Zinc and vitamin C are also important nutrients needed for skin healing and to reduce the allergic response. They also act as antioxidants, reducing oxidative stress on the skin.

Anti-allergy herbs such Albizia and Perilla can be helpful in reducing the release of histamine which contributes to inflammation and pruritus. The gastrointestinal system is considered an important element to treat in the management of skin disorders.

Herbs that can improve digestion and liver function include milk thistle (silybum marianum), dandelion root (taraxicum officinale), globe artichoke (Cynara scolymus) and gentian (Gentiana lutea). Lemon juice or apple cider vinegar in warm water before meals may also ensure adequate digestion of foods.

To conclude, an important primary step in management is to remove, where possible, any allergenic triggers. The treatment protocols above help to improve immune function, dysbiosis (an imbalance in the gastrointestinal bacterial population) and address potential nutritional deficiencies. It is also important to use topical agents to address skin repair, give symptomatic relief and improve skin barrier function.

 

References
Williams, H, et al. Is eczema really on the increase world-wide? Journal of allergy and Clinical Immunology 2008; 121:947-954 http://www.ncbi.nlm.nih.gov/pubmed/18155278 http://www.rch.org.au/kidsinfo/fact_sheets/eczema/#causes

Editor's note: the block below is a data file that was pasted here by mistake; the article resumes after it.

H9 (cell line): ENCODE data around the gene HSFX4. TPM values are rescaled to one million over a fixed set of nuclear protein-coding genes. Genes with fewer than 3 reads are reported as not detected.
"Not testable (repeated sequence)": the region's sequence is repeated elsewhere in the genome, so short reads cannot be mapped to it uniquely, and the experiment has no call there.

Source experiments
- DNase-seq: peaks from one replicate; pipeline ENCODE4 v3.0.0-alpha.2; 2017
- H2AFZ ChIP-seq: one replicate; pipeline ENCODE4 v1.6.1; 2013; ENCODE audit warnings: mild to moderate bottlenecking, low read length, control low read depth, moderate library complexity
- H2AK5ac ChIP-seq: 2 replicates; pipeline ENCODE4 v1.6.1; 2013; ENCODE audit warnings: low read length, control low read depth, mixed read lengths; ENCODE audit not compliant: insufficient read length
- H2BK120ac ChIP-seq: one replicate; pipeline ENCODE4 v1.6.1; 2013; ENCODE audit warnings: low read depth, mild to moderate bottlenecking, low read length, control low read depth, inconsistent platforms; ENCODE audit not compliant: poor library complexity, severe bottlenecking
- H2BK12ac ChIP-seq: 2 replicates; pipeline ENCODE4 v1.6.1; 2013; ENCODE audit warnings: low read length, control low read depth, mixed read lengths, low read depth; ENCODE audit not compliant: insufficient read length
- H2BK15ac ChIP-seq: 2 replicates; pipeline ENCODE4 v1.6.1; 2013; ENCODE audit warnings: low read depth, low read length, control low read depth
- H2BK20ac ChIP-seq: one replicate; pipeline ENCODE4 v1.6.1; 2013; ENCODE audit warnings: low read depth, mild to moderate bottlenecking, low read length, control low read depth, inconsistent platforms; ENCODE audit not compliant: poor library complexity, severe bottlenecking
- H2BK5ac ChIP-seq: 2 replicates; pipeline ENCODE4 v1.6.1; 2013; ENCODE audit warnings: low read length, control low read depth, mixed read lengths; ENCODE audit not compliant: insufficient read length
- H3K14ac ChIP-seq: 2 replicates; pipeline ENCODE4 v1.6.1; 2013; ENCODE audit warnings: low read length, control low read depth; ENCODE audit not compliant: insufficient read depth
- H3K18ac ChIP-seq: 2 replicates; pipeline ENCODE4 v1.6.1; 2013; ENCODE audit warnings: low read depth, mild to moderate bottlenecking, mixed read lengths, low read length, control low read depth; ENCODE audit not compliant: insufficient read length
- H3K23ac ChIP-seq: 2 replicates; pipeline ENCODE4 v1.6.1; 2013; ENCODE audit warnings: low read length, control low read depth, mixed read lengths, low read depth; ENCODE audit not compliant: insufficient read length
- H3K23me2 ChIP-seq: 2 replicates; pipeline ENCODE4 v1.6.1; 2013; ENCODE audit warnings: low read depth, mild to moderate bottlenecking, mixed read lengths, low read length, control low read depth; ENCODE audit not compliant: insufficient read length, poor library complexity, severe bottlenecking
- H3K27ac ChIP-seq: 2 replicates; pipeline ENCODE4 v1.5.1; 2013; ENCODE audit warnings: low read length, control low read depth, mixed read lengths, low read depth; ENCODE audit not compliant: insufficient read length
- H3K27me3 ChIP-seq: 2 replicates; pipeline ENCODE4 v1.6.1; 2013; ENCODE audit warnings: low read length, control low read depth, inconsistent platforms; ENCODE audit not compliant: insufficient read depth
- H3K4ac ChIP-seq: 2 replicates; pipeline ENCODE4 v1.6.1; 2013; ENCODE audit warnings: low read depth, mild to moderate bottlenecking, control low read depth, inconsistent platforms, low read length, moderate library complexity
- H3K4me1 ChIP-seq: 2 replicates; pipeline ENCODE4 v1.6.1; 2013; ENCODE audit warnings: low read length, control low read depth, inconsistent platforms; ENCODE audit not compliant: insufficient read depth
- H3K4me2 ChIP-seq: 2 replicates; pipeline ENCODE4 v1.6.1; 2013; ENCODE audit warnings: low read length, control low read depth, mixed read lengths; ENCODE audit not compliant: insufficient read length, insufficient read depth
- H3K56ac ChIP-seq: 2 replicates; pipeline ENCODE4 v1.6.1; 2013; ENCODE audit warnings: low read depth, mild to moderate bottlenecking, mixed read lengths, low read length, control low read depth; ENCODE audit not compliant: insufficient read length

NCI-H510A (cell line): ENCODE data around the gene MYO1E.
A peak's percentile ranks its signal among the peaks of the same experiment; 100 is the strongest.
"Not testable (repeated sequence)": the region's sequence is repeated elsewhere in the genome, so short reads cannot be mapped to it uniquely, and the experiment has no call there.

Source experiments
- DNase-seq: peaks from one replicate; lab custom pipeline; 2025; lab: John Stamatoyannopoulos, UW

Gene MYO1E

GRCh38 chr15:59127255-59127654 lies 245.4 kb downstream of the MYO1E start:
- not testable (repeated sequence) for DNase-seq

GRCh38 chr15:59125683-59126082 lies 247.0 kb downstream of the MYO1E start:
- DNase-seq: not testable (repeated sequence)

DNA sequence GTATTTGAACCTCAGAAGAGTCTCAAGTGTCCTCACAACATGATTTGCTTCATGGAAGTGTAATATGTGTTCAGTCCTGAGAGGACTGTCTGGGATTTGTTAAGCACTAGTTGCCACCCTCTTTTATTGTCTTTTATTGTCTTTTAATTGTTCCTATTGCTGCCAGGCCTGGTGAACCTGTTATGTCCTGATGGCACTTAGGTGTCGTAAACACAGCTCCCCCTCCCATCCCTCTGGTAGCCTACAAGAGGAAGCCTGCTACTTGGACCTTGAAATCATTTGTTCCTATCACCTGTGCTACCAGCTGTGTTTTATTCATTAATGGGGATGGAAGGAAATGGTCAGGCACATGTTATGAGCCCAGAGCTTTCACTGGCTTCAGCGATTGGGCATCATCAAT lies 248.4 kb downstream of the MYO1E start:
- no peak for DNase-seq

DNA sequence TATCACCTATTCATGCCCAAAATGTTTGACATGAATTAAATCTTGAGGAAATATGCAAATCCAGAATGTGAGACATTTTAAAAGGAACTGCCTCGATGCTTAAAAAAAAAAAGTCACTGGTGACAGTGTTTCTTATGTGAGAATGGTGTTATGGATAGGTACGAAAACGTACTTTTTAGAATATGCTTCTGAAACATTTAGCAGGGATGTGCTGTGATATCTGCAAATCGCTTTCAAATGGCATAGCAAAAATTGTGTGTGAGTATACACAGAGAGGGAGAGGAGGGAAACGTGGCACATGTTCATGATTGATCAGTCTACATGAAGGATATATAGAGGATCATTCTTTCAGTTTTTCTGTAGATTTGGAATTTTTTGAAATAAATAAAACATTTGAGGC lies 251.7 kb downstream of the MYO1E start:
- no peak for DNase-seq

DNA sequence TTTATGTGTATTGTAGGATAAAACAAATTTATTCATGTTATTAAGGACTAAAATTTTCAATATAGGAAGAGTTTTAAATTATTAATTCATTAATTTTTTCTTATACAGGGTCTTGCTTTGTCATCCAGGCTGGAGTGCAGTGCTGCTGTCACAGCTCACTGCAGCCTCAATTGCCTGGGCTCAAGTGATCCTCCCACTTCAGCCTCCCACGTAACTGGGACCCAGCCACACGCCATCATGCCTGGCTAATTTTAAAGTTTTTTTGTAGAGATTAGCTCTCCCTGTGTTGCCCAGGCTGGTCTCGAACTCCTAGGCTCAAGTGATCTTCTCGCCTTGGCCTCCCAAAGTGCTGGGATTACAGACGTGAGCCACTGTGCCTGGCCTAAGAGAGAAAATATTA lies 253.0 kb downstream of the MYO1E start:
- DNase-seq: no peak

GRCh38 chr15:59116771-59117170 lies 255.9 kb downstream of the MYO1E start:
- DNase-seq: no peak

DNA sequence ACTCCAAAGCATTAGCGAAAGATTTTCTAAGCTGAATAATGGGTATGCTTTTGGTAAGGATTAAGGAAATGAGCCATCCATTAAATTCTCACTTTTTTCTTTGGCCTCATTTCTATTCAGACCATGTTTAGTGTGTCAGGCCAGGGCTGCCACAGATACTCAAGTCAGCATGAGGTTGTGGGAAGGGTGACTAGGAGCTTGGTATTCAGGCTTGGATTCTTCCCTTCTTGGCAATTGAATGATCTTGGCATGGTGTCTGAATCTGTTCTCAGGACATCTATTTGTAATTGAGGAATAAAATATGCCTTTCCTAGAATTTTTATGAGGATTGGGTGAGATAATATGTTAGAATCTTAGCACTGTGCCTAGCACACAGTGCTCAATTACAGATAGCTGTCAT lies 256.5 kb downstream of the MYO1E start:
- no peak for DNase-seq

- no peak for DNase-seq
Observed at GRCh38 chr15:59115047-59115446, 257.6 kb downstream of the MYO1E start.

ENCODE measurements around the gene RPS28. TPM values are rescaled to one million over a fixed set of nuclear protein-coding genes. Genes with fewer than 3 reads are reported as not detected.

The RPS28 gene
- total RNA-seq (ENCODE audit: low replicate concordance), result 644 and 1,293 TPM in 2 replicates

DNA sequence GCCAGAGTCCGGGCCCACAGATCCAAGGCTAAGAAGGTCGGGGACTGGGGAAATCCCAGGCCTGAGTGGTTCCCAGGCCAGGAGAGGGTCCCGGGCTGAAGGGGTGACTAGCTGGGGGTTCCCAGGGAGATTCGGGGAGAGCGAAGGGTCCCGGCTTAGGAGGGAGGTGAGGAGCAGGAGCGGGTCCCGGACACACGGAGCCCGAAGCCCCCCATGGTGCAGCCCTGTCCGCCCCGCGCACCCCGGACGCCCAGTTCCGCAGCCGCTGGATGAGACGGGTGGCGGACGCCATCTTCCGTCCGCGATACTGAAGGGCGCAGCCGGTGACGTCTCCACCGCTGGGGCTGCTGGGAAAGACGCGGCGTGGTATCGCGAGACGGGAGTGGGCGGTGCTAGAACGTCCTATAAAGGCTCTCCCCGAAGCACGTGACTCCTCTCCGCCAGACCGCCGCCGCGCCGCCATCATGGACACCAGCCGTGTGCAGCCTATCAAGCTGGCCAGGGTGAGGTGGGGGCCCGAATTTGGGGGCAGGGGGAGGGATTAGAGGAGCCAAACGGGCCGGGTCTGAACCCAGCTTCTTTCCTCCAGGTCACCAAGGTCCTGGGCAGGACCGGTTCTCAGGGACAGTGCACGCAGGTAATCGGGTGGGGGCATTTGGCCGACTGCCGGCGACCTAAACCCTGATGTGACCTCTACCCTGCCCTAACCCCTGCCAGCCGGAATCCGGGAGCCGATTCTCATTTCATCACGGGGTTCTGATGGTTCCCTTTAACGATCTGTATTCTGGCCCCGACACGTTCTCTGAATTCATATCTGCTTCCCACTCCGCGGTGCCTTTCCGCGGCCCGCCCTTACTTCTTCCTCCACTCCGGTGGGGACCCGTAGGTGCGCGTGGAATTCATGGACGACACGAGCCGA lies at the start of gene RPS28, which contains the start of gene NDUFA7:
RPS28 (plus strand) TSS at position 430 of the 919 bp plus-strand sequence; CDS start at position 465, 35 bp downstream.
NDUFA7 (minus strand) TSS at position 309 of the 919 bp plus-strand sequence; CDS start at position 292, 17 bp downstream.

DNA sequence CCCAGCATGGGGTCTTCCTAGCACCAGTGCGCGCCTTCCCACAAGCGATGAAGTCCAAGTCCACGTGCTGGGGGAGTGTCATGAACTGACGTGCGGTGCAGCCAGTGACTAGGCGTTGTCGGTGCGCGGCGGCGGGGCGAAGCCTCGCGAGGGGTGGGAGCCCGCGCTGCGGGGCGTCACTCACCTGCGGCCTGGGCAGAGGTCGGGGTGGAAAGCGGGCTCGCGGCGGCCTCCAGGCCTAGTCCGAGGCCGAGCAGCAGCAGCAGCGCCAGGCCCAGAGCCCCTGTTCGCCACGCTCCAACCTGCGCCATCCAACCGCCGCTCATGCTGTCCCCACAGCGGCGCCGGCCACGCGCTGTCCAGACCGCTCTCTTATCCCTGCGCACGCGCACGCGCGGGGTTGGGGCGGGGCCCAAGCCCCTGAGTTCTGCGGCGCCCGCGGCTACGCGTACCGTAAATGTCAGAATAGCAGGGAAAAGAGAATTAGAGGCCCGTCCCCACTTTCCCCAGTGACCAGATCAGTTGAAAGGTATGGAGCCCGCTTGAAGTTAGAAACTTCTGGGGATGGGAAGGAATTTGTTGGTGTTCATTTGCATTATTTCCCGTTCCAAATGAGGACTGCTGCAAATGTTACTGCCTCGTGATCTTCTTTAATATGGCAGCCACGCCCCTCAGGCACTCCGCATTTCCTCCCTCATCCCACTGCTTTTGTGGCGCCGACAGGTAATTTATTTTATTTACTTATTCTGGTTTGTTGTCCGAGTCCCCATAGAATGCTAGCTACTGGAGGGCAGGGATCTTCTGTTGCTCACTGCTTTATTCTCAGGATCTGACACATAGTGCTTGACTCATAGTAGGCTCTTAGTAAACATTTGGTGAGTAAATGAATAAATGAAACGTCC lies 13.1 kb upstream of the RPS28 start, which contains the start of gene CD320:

Sarris, J. & Wardle, J. (2010). Clinical Naturopathy, Churchill Livingstone, Australia Thomsen, M. (2005).
Phytotherapy Desk Reference (3rd ed.), Michael Thomsen, Australia Beers, M. (2003).
The Merck Manual of Medical Information (2nd ed.), Pocket Books, United States of America Kalliomäki M, Salminen S, Arvilommi H, Kero P, Koskinen P, Isolauri E.
Probiotics in primary prevention of atopic disease: a randomised placebo-controlled trial. Lancet 2001; 357(9262):1076-9 http://www.ncbi.nlm.nih.gov/pubmed/11297958 Kalliomäki M, Salminen S, Poussa T, Isolauri E.
Probiotics during the first 7 years of life: a cumulative risk reduction of eczema in a randomized, placebo-controlled trial. J Allergy Clin Immunol 2007; 119(4):1019-21 http://www.ncbi.nlm.nih.gov/pubmed/17289135 Kitz R, et al.
Impact of early dietary gamma-linolenic acid supplementation on atopic eczema in infancy. Paediatric Allergy and Immunology 2006; 17:112-117 http://www.ncbi.nlm.nih.gov/pubmed/12663296 Koch C, et al.
Docosahexaenoic acid (DHA) supplementation in atopic eczema: a randomised, double-blind, controlled trial. British Journal of Dermatology 2008; 158:786-792 http://www.ncbi.nlm.nih.gov/pubmed/18241260